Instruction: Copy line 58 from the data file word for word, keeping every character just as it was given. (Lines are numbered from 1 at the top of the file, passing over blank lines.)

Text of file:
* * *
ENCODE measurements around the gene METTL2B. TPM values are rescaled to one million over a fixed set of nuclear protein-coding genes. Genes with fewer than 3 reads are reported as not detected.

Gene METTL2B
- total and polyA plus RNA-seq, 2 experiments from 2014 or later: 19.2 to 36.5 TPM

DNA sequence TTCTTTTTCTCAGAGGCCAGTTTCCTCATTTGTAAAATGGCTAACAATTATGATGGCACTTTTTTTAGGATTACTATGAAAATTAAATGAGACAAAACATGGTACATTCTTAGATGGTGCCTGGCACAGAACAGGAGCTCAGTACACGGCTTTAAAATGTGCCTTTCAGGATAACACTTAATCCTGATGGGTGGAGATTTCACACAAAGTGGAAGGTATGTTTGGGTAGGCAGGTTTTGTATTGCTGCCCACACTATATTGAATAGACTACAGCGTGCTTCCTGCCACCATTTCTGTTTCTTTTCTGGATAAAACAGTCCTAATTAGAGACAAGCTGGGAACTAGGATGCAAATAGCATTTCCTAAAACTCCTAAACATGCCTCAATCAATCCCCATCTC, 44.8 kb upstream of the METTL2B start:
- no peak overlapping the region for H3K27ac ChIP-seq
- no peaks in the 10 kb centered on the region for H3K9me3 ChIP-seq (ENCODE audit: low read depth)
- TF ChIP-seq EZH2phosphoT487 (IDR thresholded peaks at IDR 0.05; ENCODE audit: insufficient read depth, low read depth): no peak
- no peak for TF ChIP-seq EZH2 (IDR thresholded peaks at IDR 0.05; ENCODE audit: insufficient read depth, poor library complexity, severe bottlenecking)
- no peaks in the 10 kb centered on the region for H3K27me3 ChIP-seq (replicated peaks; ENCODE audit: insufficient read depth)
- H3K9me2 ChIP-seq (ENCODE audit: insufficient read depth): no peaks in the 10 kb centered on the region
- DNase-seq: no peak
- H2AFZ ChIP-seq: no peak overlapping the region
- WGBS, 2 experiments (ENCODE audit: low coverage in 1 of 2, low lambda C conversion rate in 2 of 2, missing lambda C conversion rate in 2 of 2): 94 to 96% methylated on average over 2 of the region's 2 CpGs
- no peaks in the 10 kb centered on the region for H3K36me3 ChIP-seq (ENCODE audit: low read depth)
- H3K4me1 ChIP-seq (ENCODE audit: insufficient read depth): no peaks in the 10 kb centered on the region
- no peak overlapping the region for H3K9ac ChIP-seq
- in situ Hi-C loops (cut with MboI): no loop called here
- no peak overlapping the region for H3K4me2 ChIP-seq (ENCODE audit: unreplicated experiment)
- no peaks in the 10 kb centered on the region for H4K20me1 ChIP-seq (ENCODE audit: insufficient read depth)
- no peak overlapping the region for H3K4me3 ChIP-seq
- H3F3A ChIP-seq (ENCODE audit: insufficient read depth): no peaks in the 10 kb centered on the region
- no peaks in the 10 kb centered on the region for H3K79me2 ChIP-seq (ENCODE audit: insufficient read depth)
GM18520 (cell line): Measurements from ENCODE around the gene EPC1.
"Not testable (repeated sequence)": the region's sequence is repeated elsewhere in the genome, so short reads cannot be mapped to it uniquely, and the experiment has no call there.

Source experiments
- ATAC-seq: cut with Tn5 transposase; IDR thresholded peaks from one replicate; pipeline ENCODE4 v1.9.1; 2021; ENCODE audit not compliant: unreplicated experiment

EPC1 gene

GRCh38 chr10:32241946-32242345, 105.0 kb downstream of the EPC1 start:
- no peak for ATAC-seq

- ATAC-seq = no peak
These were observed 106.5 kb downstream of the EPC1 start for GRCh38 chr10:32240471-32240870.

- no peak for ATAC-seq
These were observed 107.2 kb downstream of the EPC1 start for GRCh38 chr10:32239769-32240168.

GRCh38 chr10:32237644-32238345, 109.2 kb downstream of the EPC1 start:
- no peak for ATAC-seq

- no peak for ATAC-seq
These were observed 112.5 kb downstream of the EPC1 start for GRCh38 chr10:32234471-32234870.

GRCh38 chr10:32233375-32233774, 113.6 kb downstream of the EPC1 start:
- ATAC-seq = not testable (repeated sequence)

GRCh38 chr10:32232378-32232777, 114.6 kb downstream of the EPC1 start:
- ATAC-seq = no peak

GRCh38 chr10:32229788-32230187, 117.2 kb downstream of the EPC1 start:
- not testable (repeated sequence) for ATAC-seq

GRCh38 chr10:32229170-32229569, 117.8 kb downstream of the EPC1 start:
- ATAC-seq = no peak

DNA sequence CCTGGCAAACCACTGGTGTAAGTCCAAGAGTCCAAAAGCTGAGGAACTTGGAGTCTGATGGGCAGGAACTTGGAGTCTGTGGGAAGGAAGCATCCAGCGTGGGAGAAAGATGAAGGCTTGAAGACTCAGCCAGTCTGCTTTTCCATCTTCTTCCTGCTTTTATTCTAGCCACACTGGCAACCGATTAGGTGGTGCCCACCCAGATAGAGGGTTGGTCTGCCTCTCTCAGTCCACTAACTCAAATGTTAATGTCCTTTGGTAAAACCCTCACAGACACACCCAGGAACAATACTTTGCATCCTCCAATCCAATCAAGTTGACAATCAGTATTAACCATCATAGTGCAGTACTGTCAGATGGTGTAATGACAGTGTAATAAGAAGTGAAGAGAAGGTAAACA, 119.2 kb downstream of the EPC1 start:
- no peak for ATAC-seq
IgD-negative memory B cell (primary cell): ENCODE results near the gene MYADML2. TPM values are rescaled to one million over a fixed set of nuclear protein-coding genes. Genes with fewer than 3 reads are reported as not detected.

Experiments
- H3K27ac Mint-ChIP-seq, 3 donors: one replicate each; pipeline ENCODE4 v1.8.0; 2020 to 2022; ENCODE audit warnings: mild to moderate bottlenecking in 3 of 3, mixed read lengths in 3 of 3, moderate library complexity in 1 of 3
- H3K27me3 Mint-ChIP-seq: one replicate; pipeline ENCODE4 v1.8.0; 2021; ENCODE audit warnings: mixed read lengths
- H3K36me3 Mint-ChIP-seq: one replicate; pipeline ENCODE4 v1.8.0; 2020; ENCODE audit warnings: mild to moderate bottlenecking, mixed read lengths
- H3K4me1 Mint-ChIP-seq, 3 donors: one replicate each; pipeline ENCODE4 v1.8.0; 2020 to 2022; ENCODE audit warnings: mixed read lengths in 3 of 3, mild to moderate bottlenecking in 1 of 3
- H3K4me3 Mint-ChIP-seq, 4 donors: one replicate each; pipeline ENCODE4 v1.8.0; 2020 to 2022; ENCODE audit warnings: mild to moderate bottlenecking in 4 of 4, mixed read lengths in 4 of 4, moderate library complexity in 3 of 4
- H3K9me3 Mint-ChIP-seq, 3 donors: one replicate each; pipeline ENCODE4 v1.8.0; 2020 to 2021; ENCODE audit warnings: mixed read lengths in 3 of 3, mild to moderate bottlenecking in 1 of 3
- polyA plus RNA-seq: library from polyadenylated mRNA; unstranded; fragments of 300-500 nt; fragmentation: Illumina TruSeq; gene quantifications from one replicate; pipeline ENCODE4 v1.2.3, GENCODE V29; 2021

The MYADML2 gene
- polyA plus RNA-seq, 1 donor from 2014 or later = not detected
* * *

- polyA plus RNA-seq, 1 donor from 2014 or later = not detected